Like I said before, sometimes screeners make mistakes, this is where the appeal process comes in. Apart from being abusive, another thing that will win you no friends at all, is to compare your picture to another already on the database. No, the problem lies with your image, that is the only image under question here, so don’t be distracted by that argument. A poorly worded appeal will do you more harm than good because screeners chat amongst themselves and while there is no such thing as a black-list bad behaviour does work against you if you start being insulting towards screeners.
Learn by your mistakes – don’t repeat them!
That’s all from me for now but there’s one thing for sure…
As a Post Script,
I decided to leave AP at the end of 2013. Things had been deteriorating steadily for the past year. I began to loose respect with my fellow screeners, whom I realised were making some pretty ill informed decisions based on a handful of seconds worth of screening time. While the Management of the site seemed very happy with this arrangement and were happy to trade mistakes against a short screening time, I wasn’t.
AP needed a set of screening standards, not rules but standards, something for screeners to base their judgements upon and maintain some form of consistency with but try as I may, I just could not get that point through.
AP needed someone to control those screeners making poor decisions but there was no one. My one lone voice of dissent was lost and I “wasn’t a member of the team anymore,” which was fine by me because the team was not really people that I wished to be associated with anymore. No one who tries to buck the status quo has ever been taken seriously.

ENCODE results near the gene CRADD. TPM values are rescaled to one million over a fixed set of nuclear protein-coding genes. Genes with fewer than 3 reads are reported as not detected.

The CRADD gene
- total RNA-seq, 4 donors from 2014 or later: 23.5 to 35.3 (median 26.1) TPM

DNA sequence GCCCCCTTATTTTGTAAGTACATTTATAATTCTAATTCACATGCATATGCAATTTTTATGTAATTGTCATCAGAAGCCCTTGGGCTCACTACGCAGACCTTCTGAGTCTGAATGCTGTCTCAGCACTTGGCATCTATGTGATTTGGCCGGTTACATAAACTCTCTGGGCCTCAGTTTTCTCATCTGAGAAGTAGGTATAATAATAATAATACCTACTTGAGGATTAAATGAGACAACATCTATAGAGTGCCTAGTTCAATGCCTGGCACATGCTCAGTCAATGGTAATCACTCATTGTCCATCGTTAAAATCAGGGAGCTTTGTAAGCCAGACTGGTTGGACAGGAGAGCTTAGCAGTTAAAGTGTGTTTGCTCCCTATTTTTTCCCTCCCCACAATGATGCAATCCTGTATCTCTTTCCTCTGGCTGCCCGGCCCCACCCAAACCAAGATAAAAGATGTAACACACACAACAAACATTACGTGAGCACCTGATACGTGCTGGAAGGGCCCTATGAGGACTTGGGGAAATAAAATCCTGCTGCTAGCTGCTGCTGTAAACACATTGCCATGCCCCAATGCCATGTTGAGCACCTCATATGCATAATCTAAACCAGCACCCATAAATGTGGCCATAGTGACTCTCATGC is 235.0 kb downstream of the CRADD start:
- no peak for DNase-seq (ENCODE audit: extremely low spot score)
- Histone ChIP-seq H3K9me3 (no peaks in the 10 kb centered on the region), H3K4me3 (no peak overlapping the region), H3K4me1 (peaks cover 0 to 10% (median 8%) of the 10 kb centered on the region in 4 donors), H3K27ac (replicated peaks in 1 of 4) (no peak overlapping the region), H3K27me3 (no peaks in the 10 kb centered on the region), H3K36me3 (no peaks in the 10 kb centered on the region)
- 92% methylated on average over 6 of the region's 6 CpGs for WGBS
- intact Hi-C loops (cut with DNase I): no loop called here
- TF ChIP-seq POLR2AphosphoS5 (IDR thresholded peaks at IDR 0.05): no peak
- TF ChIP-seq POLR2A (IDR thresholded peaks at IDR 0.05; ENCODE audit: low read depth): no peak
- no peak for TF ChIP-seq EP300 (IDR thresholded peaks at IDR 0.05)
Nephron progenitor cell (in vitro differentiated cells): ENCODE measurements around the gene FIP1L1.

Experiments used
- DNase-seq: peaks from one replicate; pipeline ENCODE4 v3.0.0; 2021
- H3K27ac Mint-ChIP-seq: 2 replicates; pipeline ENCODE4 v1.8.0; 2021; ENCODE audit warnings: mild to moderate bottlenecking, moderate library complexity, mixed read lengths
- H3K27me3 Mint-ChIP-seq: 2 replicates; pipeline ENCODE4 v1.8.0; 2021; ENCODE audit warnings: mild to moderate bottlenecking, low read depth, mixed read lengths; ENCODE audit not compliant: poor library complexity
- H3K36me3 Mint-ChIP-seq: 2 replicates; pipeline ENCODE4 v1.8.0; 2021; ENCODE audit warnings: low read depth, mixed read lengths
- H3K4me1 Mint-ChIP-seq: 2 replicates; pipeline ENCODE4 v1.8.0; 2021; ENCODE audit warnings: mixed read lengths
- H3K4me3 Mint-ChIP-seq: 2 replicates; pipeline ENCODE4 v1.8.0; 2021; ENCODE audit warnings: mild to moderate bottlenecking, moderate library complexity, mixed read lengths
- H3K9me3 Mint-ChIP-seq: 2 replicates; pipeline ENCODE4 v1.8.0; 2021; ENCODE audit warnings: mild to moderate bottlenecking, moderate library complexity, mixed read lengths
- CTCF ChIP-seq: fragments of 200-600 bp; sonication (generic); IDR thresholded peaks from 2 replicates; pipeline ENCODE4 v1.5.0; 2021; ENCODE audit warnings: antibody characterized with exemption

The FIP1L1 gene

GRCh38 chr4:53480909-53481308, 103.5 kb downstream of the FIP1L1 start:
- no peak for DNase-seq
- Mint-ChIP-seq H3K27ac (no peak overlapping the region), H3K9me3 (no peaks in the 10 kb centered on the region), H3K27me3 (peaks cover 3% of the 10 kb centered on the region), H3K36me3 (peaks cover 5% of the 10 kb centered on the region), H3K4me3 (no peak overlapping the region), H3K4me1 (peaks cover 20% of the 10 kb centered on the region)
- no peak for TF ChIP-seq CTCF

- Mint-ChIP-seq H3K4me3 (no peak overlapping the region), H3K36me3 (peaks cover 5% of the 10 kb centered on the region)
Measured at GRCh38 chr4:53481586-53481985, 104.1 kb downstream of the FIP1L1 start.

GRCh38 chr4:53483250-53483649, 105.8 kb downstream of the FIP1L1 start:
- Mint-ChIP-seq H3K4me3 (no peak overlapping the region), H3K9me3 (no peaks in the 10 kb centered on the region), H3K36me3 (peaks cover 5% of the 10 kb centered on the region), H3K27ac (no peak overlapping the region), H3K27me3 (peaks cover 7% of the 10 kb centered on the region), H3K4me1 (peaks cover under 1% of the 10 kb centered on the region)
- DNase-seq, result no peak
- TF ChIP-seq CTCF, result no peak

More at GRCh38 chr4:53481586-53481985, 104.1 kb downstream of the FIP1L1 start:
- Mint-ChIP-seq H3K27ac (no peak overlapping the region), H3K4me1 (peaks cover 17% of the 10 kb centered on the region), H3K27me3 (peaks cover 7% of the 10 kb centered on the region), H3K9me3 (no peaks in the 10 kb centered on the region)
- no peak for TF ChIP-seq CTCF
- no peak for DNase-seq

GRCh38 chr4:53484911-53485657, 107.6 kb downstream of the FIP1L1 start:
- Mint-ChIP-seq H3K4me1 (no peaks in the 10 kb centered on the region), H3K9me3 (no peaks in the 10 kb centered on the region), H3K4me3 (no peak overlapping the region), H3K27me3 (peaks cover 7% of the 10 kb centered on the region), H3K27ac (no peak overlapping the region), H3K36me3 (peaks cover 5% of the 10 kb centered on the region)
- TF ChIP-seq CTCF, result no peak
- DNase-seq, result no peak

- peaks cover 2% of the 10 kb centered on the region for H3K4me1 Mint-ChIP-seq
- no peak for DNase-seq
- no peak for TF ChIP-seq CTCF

No one seemed to pick up on all those Members who felt dis-satisfied by poor screening decisions had a point and that perhaps the screener was out of order.
So in the end I just stopped uploading and walked away from my duties as the database editor, which was a thankless task at its best.
I take my photographs for myself and I have never really wanted to conform to anyone’s set of rules either tacit or implied, especially those which could be summed up as “All that Airliners” crap. I do my own thing now and I have never been happier.
There are far too many bloody stupid rules in aviation photography propagated by those who do not know anything better other that snapping away at aircraft.
The truth is aviation photographers don’t need all that crap from the aviation photo databases, they just want you to conform, in the end there is nothing to differentiate your photo from someone else’s, same standards same composition and brutally, the same bull-sh1t.
It really was nice when it lasted but my future is better without them.